The Human Right to Work With Dignity Act Makes Non-Payment of Wages a Crime of Theft

April 4, 2019

Contact: Heather Rutman
213.615.9211 (m)

DENVER, CO – With a bipartisan 10-1 vote, House Bill 1267 passed out of the House Judiciary Committee on Tuesday, April 2nd. The Human Right to Work With Dignity Act, co-sponsored by Representatives Jonathan Singer and Meg Froelich and Senators Robert Rodriguez and Jessie Danielson, codifies that wage theft is theft, subject to the same criminal penalties as defined in the theft statute. It also strengthens protections for workers by closing loopholes in Colorado law that contribute to the wage theft epidemic.

“Wage theft is a cancer within the construction industry,” said Dan Langford, the Southwest Regional Council of Carpenters Executive Secretary-Treasurer. “But with HB19-1267, working families in Colorado will have a means to fight back against corrupt contractors who rob them of their right to be paid fairly for an honest day’s work. We are grateful for Representatives Meg Froelich and Jonathan Singer’s advocacy on behalf of working people in Colorado and urge the House to pass HB19-1267 without delay.”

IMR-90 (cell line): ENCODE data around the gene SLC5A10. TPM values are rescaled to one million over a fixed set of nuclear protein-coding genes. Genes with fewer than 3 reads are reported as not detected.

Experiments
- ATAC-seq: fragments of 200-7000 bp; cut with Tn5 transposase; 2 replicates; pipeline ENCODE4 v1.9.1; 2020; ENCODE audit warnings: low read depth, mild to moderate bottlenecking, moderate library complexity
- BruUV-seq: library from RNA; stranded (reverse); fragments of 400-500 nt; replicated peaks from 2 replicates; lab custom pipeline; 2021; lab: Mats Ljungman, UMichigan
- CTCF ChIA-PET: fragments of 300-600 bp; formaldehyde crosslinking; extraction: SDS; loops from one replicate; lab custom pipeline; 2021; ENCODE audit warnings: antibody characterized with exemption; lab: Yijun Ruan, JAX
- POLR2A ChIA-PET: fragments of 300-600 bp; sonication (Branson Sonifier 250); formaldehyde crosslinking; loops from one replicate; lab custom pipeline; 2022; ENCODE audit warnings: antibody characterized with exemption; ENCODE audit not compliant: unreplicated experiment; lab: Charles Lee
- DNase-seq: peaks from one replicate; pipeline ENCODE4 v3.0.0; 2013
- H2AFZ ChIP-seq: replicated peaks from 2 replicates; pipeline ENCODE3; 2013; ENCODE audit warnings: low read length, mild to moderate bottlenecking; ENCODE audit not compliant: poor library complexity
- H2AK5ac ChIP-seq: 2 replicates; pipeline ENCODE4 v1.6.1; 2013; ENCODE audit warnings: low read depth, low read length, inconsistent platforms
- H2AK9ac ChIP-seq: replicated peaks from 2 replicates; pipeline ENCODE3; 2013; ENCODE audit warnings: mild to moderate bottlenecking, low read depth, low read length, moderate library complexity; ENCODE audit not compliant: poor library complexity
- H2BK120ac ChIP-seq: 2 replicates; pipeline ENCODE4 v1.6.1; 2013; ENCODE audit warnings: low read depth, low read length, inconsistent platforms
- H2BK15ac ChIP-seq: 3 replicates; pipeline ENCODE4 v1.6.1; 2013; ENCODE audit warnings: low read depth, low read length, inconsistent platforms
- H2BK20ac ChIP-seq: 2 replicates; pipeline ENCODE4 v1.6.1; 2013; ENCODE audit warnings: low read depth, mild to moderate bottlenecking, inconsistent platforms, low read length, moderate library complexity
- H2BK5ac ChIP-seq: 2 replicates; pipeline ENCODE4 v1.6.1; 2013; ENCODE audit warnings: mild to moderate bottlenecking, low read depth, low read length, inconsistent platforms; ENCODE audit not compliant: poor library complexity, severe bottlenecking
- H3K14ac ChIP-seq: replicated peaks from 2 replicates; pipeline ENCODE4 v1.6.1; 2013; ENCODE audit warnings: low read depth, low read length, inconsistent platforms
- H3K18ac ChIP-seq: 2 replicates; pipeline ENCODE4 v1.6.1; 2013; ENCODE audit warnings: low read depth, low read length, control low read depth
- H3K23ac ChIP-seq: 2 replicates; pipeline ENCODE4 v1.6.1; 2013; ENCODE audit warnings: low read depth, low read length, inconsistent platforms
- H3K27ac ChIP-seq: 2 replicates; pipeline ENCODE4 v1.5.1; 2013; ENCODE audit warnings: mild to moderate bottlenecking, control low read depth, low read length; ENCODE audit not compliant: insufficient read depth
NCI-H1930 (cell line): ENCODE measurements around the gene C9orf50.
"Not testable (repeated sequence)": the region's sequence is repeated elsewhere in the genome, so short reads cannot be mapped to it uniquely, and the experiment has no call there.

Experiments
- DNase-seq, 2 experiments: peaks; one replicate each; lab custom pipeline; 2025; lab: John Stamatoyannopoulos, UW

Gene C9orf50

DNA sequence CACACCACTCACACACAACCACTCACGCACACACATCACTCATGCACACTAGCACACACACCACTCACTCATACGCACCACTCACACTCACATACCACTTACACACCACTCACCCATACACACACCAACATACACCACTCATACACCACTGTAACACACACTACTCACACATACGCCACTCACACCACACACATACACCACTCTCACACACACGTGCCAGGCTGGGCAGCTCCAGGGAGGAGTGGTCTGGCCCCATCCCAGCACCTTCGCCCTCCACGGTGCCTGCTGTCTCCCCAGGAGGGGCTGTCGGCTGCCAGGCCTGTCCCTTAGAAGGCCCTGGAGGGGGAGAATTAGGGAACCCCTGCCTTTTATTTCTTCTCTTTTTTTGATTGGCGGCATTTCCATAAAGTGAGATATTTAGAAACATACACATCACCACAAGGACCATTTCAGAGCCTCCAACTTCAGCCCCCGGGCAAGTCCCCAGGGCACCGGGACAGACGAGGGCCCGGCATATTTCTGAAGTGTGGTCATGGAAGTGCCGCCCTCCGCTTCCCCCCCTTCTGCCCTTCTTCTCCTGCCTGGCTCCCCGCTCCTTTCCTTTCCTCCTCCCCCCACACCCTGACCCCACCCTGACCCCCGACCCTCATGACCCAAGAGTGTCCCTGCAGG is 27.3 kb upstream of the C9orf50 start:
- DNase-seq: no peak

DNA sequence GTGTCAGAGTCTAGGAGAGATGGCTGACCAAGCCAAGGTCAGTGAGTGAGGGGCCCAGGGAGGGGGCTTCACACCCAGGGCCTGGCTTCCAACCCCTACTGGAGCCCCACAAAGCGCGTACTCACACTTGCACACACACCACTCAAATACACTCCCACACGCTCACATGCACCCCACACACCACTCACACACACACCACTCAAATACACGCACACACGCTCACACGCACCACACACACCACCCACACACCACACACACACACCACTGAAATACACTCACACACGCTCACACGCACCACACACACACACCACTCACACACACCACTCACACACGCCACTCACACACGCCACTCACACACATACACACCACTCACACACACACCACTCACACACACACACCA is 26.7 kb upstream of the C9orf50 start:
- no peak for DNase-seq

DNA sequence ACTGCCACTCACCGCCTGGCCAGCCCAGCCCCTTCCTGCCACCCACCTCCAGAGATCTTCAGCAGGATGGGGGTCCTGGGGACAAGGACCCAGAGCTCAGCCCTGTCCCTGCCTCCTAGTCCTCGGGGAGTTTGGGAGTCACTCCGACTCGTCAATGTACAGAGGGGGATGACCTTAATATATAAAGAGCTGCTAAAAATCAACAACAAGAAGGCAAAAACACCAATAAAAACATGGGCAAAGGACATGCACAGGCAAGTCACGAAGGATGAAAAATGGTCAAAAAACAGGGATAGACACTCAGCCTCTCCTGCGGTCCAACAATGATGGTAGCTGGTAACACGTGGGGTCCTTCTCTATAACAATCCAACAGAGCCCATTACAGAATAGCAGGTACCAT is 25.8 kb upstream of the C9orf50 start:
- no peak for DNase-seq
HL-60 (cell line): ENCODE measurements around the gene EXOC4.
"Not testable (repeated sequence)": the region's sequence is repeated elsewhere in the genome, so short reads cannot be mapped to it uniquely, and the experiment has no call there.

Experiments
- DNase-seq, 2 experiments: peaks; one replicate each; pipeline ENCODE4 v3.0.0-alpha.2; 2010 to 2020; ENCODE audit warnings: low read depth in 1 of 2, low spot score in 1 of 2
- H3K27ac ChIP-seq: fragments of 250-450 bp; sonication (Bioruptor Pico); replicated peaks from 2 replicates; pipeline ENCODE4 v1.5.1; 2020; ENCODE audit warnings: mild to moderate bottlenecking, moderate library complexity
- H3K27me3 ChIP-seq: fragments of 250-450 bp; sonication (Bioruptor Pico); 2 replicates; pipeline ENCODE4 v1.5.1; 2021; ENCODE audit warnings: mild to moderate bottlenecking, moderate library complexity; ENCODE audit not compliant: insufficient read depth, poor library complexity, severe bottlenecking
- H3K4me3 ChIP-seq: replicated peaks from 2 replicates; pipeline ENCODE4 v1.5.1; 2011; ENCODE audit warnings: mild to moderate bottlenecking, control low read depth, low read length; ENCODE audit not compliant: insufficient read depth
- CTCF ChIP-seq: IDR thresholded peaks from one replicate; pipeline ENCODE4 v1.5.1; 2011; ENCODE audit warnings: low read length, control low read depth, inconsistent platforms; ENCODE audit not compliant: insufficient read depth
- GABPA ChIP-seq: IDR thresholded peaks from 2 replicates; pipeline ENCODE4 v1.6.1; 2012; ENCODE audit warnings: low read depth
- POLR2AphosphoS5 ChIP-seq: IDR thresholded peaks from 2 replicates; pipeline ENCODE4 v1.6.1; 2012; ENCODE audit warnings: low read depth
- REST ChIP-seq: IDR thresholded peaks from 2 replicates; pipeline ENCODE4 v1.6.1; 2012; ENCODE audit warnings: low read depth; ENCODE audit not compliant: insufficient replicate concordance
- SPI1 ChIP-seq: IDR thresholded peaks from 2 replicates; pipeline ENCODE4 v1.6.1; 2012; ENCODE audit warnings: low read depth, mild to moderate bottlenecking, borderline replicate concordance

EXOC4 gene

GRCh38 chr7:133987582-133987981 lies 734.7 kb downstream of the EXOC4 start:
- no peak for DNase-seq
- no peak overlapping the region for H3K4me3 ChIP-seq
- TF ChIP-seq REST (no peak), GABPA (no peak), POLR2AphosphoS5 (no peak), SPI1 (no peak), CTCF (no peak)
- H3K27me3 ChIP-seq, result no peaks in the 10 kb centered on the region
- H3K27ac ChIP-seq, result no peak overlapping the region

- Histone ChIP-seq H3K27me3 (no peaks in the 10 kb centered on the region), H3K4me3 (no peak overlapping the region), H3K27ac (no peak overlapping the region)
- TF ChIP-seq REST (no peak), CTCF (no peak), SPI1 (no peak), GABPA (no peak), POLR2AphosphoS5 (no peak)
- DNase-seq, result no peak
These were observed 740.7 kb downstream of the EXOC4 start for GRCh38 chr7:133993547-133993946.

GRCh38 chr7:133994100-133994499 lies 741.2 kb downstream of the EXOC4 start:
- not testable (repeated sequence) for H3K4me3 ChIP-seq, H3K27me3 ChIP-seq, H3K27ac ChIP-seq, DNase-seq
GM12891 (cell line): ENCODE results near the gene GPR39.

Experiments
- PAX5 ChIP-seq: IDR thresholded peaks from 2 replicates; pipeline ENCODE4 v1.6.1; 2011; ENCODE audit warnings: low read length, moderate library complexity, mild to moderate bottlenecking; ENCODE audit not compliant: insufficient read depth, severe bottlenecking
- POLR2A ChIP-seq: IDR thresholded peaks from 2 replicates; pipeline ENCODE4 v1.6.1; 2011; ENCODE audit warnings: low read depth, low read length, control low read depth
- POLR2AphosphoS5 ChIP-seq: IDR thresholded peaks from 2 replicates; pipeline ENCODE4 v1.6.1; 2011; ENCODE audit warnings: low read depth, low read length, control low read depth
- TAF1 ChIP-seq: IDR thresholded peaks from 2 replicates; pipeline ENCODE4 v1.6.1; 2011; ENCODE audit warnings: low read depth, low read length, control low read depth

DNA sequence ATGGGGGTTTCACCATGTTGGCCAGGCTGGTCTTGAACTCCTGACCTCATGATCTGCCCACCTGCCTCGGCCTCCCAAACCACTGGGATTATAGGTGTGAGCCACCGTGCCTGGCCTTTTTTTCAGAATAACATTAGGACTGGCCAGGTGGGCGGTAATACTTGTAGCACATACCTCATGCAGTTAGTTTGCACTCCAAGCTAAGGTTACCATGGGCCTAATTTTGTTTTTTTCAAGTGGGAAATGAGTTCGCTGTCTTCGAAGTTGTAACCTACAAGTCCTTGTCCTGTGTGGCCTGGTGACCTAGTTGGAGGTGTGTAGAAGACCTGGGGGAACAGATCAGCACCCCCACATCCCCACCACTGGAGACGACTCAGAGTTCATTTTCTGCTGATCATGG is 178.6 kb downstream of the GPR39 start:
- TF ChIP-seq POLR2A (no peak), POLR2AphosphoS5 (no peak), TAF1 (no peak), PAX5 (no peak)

“Loopholes in Colorado’s wage and hour law allow labor trafficking and wage theft to flourish,” said Jim Gleason, UBC Western District Representative. “When the exploitation of human labor for profit becomes ‘business as usual,’ it threatens a worker’s economic security and social welfare.”

Members of the Colorado Carpenters Local 555 spent a long day at the Capitol yesterday waiting for their chance to testify on behalf of the bill. Joining them were Boulder District Attorney Michael Dougherty, David Seligman of Towards Justice, a non-profit that assists low-wage workers in wage theft cases, staff from the Colorado Human Trafficking Council, and a dozen allies representing working people.

The Colorado Fiscal Institute estimates that more than half a million Colorado workers are victims of wage theft each year, losing an estimated $750 million in stolen pay. Construction workers represent a disproportionate percentage of its victims. In addition to the harm it causes to Colorado’s working families, wage theft causes the state to lose up to $47 million in revenue.

The new bill would classify wage theft of over $2,000 as a felony. Under current law, wage theft of any amount is a misdemeanor.


About the Southwest Regional Council of Carpenters (SWRCC)

The SWRCC represents more than 52,000 union carpenters in six states. The Union is dedicated to raising the safety and standards for all skilled laborers and advocate for the rights of workers, their families, and their communities. The SWRCC is proud to be affiliated with the United Brotherhood of Carpenters and Joiners of America. For more, visit